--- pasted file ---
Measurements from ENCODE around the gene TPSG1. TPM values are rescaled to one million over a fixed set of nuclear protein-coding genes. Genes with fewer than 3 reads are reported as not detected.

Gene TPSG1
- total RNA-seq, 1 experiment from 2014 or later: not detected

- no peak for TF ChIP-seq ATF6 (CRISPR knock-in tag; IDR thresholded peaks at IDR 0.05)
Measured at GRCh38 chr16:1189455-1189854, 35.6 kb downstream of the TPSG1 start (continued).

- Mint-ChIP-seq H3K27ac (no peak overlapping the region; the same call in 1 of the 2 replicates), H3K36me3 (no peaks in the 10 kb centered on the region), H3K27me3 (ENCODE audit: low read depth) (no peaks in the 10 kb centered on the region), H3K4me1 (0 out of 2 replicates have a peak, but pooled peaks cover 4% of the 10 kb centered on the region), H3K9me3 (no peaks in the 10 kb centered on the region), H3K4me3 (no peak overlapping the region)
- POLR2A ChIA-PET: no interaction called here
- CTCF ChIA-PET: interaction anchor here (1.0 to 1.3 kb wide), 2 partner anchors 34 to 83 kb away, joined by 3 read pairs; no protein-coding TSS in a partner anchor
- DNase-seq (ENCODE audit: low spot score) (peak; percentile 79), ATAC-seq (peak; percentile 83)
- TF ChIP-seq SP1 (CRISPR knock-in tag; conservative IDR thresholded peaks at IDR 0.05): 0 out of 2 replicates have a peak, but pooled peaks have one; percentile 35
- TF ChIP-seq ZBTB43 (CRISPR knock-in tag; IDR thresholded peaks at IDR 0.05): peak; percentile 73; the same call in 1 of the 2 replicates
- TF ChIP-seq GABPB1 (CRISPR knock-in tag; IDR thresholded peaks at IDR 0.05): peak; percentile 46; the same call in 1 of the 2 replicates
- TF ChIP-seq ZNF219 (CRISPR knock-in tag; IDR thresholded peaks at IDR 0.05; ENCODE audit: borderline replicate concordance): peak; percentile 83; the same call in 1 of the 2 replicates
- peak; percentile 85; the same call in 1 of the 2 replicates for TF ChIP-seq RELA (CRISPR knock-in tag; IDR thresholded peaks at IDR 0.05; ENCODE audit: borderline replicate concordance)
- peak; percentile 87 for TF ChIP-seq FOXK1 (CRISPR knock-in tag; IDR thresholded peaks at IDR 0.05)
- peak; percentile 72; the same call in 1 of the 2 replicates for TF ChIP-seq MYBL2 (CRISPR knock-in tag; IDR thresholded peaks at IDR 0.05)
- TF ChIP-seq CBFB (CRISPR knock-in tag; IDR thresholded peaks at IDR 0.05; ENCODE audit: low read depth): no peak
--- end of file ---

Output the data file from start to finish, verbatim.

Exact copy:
Measurements from ENCODE around the gene TPSG1. TPM values are rescaled to one million over a fixed set of nuclear protein-coding genes. Genes with fewer than 3 reads are reported as not detected.

Gene TPSG1
- total RNA-seq, 1 experiment from 2014 or later: not detected

- no peak for TF ChIP-seq ATF6 (CRISPR knock-in tag; IDR thresholded peaks at IDR 0.05)
Measured at GRCh38 chr16:1189455-1189854, 35.6 kb downstream of the TPSG1 start (continued).

- Mint-ChIP-seq H3K27ac (no peak overlapping the region; the same call in 1 of the 2 replicates), H3K36me3 (no peaks in the 10 kb centered on the region), H3K27me3 (ENCODE audit: low read depth) (no peaks in the 10 kb centered on the region), H3K4me1 (0 out of 2 replicates have a peak, but pooled peaks cover 4% of the 10 kb centered on the region), H3K9me3 (no peaks in the 10 kb centered on the region), H3K4me3 (no peak overlapping the region)
- POLR2A ChIA-PET: no interaction called here
- CTCF ChIA-PET: interaction anchor here (1.0 to 1.3 kb wide), 2 partner anchors 34 to 83 kb away, joined by 3 read pairs; no protein-coding TSS in a partner anchor
- DNase-seq (ENCODE audit: low spot score) (peak; percentile 79), ATAC-seq (peak; percentile 83)
- TF ChIP-seq SP1 (CRISPR knock-in tag; conservative IDR thresholded peaks at IDR 0.05): 0 out of 2 replicates have a peak, but pooled peaks have one; percentile 35
- TF ChIP-seq ZBTB43 (CRISPR knock-in tag; IDR thresholded peaks at IDR 0.05): peak; percentile 73; the same call in 1 of the 2 replicates
- TF ChIP-seq GABPB1 (CRISPR knock-in tag; IDR thresholded peaks at IDR 0.05): peak; percentile 46; the same call in 1 of the 2 replicates
- TF ChIP-seq ZNF219 (CRISPR knock-in tag; IDR thresholded peaks at IDR 0.05; ENCODE audit: borderline replicate concordance): peak; percentile 83; the same call in 1 of the 2 replicates
- peak; percentile 85; the same call in 1 of the 2 replicates for TF ChIP-seq RELA (CRISPR knock-in tag; IDR thresholded peaks at IDR 0.05; ENCODE audit: borderline replicate concordance)
- peak; percentile 87 for TF ChIP-seq FOXK1 (CRISPR knock-in tag; IDR thresholded peaks at IDR 0.05)
- peak; percentile 72; the same call in 1 of the 2 replicates for TF ChIP-seq MYBL2 (CRISPR knock-in tag; IDR thresholded peaks at IDR 0.05)
- TF ChIP-seq CBFB (CRISPR knock-in tag; IDR thresholded peaks at IDR 0.05; ENCODE audit: low read depth): no peak